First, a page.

So I like the offering and I like the recent growth trajectory.  When I bought the stock at $3 the market capitalization was a little over $60 million, which meant that it was trading at less than 2x forward revenue, quite cheap if the company has indeed regained its growth mojo.  Even now, at $4, its still only 2x revenue, which is not an expensive price tag if 30% revenue growth is really in the cards.

So it’s a simple story.  Growth business, product/service that makes sense, they even have a wealth of data that they have archived over the past couple of years that they are beginning to monetize as data as a service and that will provide an additional revenue stream.  Simple.

Except its not. The complicating factor comes from two activist groups that are looking to replace the board, replace the new CEO and CFO and I think put the company up for sale.

The two groups are the Baksa Group and TAR Holdings.  The latter company is owned by Karen Singer, wife of Gary Singer, who had this interesting article written about them a few years ago.  I didn’t know anything about either of these groups before investing in Sito.  Singer and TAR own over 10% of Sito while the Baksa Group own a little less than 7%.

The groups say that they are not affiliated, though they seem to support each others claims and want essentially the same thing.  What they want is the removal of the executive team (the CEO and and CFO) and replacement of 4 of the 5 directors.  In this filing (one of many) the Baksa Group describes their position and what they are looking to change.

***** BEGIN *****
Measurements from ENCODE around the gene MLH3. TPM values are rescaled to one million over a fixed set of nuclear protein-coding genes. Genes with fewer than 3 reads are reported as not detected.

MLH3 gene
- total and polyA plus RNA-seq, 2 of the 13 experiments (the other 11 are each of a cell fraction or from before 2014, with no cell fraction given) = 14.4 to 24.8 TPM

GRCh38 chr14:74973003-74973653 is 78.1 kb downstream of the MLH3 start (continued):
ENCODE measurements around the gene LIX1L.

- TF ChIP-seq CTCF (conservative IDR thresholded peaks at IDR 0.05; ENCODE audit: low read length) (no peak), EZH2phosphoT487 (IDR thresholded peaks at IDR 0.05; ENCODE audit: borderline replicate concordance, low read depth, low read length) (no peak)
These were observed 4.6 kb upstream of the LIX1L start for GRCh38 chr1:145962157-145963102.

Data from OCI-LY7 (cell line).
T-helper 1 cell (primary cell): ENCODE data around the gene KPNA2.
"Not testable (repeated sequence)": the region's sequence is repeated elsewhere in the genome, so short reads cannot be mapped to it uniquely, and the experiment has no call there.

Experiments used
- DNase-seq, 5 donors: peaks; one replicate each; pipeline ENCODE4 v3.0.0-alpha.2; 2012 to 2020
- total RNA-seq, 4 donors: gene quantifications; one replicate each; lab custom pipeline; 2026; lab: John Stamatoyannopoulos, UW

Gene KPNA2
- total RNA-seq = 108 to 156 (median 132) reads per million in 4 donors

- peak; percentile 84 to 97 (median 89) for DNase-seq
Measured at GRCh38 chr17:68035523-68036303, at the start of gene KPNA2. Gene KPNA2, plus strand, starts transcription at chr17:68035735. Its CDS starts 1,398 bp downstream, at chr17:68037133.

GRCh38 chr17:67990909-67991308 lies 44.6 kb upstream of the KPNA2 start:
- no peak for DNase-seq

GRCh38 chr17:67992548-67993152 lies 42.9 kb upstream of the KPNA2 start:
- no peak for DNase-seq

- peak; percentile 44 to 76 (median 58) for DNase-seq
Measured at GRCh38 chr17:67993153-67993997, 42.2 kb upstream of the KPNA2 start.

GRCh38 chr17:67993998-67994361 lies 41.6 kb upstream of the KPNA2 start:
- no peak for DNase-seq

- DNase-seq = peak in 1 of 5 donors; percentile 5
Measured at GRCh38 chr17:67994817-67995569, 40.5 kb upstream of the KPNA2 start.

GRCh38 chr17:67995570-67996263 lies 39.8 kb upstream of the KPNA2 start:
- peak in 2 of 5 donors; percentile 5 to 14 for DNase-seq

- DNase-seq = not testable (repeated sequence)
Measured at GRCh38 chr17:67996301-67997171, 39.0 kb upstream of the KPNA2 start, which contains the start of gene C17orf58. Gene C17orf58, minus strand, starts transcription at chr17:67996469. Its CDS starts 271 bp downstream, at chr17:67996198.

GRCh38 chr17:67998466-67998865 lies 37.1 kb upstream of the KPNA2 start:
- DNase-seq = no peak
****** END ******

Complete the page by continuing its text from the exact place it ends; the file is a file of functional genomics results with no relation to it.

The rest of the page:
There are lots of complicating and curious angles here.  Just to throw out a bunch of facts: Stephen Baksa was a director of Sito from 2011 to 2014.  The Baksa group appears to be supported on the board by one of the Sito Directors Brent Rosenthal (the only director they don’t want to replace).  One of the Baksa nominees purportedly has a “working relationship” with the Singers.  Some of the Baksa nominees sit on the board or are affiliated with a company called Evolving Systems.  Karen Singer owns 21% of Evolving Systems.  A couple of Singer’s relatives work with Evolving Systems.  And it seems like all of this activism started shortly after a March meeting between Sito management and Thomas Thekkethala, who is the CEO of Evolving Systems and was to become one of Baksa’s board nominees, where they met  to “discuss a potential licensing arrangement that would allow the Company to market its products to Evolving Systems’ customers outside the United States”.  It was 4 days after that meeting, on April 4th, that Sito adopted a poison pill and the activist ball got rolling.

I don’t really know what to make of the activist angle.  Maybe this is all a way for Evolving Systems to take over Sito, maybe there is something else going on.  I really have no idea.  I’ve read through all the filings and I honestly couldn’t pick out any tidbits that gave me certainty about the outcome.  Where we stand now is that the Baksa group has delivered a proxy signed by 58% of common shareholders supporting their proposals to remove the current executive and directors and replace them with the Baksa slate.  Sito has responded that they are having a third party do a count and validate the results and will report back next week.

While I am really not sure about the outcome, it seems to me that its at least possible that this ends in some sort of acquisition of the company.  Management has their backs against the wall with the recent proxy.  The easiest way out of the corner is a takeover, either by Evolving Systems or some other white knight.  And if it doesn’t happen, there are always the fundamentals to fall back on, which is the real reason I bought the stock.